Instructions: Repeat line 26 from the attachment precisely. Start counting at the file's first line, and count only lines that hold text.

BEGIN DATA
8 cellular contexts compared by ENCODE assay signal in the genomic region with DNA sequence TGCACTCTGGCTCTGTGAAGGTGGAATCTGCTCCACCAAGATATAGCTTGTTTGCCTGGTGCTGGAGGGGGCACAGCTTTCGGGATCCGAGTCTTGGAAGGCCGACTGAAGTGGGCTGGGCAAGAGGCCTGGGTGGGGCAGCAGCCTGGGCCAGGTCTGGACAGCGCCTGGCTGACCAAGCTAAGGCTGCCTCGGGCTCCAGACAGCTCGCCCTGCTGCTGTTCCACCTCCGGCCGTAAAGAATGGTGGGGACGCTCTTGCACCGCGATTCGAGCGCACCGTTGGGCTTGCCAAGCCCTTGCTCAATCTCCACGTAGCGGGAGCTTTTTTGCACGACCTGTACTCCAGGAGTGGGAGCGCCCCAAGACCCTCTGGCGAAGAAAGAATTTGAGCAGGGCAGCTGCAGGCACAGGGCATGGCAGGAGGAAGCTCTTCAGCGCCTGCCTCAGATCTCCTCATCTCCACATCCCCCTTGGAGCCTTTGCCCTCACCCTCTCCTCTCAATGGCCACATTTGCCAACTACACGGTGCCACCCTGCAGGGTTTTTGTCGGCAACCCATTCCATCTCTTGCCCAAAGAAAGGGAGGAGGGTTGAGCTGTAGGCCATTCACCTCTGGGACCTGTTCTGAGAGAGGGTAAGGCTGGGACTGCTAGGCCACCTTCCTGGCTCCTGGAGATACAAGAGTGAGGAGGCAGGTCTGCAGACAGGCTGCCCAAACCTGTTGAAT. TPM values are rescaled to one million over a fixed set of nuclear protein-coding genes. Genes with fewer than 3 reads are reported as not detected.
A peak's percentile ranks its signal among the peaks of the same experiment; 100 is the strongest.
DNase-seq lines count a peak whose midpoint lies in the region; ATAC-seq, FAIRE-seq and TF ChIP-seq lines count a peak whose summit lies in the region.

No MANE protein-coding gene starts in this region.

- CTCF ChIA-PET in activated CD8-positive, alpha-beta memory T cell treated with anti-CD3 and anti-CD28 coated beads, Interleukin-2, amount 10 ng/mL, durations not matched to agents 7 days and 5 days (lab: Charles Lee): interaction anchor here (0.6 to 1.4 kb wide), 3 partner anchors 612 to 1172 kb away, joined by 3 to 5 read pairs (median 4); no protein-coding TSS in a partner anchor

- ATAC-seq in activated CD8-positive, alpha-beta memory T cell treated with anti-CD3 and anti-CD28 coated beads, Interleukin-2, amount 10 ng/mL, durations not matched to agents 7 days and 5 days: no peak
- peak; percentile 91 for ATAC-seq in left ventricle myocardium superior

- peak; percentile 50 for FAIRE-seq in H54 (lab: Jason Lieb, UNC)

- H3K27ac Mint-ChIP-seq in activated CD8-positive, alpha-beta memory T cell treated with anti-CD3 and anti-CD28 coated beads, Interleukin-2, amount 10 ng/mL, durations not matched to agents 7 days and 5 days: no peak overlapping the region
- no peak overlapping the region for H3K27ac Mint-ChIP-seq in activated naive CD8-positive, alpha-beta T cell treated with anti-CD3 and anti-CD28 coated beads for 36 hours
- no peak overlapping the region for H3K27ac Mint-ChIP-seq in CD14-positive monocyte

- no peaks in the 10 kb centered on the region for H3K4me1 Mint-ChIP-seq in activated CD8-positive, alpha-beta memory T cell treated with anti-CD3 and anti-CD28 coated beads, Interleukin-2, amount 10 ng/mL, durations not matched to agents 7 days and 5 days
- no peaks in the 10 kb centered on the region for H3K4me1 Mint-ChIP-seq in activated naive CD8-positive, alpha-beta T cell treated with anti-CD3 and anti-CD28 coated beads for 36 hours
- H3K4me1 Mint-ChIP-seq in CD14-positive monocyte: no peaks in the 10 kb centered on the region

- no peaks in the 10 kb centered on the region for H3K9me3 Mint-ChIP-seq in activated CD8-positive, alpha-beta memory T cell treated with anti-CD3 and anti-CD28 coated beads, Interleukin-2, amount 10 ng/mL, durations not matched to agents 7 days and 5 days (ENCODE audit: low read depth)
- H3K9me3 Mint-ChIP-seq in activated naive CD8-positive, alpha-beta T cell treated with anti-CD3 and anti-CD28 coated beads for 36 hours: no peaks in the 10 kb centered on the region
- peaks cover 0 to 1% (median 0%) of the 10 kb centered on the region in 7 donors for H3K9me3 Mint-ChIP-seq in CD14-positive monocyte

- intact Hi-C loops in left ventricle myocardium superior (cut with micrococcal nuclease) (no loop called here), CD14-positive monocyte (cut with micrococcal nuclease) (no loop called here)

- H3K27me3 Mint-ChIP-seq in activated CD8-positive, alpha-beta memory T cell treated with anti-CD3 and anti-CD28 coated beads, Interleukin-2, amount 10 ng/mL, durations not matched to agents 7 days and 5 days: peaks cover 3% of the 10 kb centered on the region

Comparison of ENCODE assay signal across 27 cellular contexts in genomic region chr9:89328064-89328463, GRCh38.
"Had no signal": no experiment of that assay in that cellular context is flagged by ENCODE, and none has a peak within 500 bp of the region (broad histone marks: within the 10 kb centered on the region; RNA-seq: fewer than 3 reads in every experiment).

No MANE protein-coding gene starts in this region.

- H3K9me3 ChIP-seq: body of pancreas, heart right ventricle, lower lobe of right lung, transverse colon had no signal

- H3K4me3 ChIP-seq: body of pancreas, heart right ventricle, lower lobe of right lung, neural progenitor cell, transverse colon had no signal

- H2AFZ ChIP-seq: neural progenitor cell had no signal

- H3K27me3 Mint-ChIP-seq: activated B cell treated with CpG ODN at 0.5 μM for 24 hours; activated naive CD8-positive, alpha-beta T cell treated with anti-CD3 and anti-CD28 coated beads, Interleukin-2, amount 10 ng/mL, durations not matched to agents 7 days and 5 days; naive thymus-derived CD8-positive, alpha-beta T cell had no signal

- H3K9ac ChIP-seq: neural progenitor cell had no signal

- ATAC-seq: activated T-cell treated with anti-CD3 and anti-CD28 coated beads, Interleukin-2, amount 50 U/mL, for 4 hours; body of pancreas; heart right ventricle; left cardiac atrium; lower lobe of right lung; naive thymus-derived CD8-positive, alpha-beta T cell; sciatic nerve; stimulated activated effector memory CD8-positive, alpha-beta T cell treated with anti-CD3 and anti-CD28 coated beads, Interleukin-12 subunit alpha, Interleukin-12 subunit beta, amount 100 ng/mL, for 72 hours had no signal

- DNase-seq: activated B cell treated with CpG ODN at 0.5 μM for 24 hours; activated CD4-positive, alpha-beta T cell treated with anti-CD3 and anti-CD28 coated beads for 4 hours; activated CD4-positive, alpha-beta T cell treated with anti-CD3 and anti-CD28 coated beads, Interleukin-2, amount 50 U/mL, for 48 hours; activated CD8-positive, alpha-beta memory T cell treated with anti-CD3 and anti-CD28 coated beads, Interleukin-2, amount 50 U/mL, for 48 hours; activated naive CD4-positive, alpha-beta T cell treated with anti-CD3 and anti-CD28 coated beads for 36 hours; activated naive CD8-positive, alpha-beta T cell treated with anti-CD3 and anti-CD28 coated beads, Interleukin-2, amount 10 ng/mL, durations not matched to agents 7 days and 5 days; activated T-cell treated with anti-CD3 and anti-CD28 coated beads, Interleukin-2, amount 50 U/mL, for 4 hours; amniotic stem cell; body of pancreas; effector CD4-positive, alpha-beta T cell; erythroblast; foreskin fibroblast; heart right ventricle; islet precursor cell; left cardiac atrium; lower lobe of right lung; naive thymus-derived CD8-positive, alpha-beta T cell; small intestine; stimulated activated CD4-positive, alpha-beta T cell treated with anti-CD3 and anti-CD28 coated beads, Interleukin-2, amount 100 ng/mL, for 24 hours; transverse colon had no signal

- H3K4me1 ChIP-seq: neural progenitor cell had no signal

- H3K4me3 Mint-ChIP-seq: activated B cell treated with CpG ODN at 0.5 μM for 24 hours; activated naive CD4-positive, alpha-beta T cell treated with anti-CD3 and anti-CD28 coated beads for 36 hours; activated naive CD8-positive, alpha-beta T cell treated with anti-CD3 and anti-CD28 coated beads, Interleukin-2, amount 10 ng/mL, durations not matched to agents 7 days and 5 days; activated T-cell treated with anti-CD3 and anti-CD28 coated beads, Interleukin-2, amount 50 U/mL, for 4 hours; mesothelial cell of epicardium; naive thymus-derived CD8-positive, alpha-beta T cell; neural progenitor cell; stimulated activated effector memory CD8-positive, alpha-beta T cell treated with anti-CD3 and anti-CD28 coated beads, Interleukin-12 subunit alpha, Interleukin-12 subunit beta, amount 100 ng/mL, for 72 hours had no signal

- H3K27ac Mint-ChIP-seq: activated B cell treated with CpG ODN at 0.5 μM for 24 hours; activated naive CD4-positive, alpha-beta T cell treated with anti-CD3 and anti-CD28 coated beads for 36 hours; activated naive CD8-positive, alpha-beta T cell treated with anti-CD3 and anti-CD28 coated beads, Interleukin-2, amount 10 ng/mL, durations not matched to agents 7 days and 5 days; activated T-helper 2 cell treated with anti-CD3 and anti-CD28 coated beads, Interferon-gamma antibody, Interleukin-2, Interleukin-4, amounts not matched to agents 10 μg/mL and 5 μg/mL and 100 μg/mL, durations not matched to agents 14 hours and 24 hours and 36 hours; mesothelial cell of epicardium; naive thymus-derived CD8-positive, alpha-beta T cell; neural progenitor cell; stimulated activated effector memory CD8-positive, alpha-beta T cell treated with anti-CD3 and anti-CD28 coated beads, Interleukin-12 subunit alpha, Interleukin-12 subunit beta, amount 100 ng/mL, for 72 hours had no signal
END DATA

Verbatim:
- H3K27me3 Mint-ChIP-seq: activated B cell treated with CpG ODN at 0.5 μM for 24 hours; activated naive CD8-positive, alpha-beta T cell treated with anti-CD3 and anti-CD28 coated beads, Interleukin-2, amount 10 ng/mL, durations not matched to agents 7 days and 5 days; naive thymus-derived CD8-positive, alpha-beta T cell had no signal